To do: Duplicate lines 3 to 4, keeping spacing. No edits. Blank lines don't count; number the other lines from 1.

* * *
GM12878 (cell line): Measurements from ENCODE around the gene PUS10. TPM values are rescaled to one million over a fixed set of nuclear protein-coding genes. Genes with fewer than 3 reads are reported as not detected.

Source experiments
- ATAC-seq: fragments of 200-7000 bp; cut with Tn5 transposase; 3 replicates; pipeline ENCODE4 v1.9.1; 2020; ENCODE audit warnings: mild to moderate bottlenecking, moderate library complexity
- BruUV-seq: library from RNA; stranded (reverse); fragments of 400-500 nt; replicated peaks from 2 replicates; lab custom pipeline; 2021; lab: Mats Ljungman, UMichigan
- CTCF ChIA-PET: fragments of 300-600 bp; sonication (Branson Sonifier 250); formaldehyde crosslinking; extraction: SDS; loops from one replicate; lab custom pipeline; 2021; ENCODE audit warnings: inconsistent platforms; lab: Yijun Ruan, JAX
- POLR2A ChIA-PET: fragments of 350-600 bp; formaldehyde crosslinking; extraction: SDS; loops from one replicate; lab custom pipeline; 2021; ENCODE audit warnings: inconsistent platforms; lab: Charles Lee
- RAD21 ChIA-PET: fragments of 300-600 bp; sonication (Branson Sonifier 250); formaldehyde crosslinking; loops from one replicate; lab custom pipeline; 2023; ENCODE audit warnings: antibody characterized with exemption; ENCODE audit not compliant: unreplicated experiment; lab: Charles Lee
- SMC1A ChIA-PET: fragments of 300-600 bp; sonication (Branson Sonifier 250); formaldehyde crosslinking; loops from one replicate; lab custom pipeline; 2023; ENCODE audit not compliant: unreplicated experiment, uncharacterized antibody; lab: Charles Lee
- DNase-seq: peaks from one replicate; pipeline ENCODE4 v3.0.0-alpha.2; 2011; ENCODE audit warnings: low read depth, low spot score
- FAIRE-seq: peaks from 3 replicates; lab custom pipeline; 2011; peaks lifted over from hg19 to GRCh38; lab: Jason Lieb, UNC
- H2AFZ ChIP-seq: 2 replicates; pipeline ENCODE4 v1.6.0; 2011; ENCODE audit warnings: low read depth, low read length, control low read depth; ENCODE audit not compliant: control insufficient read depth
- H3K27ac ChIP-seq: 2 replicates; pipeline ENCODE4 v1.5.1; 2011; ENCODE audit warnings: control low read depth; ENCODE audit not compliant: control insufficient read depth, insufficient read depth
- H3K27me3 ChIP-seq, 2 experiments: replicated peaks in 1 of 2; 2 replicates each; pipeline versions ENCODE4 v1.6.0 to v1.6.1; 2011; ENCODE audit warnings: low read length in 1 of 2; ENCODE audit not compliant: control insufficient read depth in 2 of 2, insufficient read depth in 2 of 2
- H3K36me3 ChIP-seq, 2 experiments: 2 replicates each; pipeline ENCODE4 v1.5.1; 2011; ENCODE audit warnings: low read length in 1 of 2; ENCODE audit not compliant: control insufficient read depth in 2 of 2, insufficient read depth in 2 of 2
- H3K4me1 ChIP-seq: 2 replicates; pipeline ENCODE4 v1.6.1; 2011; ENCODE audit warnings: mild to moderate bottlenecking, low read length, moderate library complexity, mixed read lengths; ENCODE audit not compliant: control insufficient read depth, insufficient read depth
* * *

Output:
- ATAC-seq: fragments of 200-7000 bp; cut with Tn5 transposase; 3 replicates; pipeline ENCODE4 v1.9.1; 2020; ENCODE audit warnings: mild to moderate bottlenecking, moderate library complexity
- BruUV-seq: library from RNA; stranded (reverse); fragments of 400-500 nt; replicated peaks from 2 replicates; lab custom pipeline; 2021; lab: Mats Ljungman, UMichigan